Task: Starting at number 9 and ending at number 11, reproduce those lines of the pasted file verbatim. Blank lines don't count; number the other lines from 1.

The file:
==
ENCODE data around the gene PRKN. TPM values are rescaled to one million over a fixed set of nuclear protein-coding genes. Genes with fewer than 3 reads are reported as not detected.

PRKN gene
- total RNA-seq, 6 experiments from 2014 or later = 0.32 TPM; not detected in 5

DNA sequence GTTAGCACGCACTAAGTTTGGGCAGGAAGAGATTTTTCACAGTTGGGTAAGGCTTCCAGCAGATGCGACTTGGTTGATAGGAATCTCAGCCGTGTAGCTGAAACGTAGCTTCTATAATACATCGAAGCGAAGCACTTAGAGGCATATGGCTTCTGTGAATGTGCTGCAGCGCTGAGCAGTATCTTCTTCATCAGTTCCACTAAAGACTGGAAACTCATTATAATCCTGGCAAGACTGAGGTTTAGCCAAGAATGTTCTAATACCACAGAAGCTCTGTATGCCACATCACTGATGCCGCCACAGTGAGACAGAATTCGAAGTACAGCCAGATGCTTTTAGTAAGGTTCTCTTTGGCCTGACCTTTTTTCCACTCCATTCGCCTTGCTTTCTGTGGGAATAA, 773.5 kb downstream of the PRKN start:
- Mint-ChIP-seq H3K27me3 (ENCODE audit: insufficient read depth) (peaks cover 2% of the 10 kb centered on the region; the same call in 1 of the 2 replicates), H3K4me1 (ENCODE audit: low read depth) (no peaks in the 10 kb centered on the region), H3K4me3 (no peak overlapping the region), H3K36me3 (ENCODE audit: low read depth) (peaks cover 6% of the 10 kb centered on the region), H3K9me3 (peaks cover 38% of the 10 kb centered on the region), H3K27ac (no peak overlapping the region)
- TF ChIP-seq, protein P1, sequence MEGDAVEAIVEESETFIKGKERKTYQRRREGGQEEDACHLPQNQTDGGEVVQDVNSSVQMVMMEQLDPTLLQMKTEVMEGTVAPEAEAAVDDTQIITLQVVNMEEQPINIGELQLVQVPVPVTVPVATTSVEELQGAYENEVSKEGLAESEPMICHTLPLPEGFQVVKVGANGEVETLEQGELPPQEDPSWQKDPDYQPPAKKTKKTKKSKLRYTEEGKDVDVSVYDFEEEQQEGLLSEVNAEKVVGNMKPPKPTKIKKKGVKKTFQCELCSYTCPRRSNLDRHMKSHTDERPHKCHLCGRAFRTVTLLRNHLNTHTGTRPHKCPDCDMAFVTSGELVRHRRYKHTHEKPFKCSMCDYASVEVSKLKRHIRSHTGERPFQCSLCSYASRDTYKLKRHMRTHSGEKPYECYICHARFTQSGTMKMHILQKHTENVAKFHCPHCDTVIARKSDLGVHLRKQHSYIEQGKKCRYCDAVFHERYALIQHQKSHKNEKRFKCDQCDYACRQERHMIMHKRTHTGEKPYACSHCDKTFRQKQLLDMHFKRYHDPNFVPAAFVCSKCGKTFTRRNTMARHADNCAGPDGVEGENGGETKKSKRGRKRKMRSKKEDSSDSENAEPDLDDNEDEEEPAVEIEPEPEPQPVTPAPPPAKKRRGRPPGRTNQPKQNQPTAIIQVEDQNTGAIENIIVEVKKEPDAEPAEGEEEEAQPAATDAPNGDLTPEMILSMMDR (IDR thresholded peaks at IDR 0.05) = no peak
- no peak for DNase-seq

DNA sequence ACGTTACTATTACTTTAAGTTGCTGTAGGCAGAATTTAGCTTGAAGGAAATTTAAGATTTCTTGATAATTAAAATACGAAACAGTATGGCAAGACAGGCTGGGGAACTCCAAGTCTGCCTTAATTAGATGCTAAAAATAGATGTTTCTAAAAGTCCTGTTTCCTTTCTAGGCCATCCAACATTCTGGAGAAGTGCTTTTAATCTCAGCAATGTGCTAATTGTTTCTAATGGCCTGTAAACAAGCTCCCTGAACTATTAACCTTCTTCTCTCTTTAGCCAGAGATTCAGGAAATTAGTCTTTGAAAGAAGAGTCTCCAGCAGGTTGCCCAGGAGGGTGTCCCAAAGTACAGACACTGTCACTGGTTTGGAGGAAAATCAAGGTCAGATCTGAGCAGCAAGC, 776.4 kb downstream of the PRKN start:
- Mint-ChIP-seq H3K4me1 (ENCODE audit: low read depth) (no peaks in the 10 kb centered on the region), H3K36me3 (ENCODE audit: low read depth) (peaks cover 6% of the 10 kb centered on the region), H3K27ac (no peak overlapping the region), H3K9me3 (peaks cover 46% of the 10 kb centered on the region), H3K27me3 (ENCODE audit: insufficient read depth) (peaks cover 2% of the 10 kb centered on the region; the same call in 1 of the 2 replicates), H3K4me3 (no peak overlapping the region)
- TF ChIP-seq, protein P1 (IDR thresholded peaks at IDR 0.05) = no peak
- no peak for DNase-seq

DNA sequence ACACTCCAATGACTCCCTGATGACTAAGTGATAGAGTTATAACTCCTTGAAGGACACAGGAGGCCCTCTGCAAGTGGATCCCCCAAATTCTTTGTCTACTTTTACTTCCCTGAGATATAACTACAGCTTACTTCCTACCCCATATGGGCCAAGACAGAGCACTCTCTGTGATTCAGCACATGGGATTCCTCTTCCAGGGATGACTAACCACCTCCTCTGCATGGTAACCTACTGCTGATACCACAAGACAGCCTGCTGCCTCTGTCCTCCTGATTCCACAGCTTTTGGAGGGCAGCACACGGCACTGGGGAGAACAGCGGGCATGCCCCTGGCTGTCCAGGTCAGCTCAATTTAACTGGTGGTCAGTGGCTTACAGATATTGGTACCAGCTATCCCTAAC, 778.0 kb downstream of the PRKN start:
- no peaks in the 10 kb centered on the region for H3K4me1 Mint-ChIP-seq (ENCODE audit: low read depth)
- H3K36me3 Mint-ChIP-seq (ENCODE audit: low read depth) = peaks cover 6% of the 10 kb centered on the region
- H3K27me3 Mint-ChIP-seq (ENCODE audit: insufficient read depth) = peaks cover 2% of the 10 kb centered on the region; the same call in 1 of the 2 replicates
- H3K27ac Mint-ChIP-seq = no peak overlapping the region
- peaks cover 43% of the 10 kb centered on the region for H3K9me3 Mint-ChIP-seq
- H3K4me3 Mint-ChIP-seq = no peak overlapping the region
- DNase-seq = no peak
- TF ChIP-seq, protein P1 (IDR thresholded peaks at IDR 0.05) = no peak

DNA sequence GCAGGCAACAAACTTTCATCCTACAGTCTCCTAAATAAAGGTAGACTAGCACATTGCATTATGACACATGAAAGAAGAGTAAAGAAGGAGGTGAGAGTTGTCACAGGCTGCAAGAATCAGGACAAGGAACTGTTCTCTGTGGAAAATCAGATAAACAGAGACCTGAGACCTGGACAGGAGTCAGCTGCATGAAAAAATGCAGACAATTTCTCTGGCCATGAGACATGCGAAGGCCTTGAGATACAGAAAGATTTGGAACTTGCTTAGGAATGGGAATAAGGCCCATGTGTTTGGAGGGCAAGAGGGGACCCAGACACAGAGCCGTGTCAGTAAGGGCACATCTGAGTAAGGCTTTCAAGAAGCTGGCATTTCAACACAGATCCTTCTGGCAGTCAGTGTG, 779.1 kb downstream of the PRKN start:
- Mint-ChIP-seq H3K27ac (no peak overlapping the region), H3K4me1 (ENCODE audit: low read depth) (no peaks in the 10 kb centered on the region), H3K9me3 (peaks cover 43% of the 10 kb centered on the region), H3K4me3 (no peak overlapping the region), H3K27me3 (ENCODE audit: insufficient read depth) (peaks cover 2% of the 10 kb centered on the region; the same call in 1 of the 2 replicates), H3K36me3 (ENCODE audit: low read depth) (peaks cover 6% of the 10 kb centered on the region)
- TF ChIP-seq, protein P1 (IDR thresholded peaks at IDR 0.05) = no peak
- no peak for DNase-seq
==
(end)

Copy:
- Mint-ChIP-seq H3K4me1 (ENCODE audit: low read depth) (no peaks in the 10 kb centered on the region), H3K36me3 (ENCODE audit: low read depth) (peaks cover 6% of the 10 kb centered on the region), H3K27ac (no peak overlapping the region), H3K9me3 (peaks cover 46% of the 10 kb centered on the region), H3K27me3 (ENCODE audit: insufficient read depth) (peaks cover 2% of the 10 kb centered on the region; the same call in 1 of the 2 replicates), H3K4me3 (no peak overlapping the region)
- TF ChIP-seq, protein P1 (IDR thresholded peaks at IDR 0.05) = no peak
- no peak for DNase-seq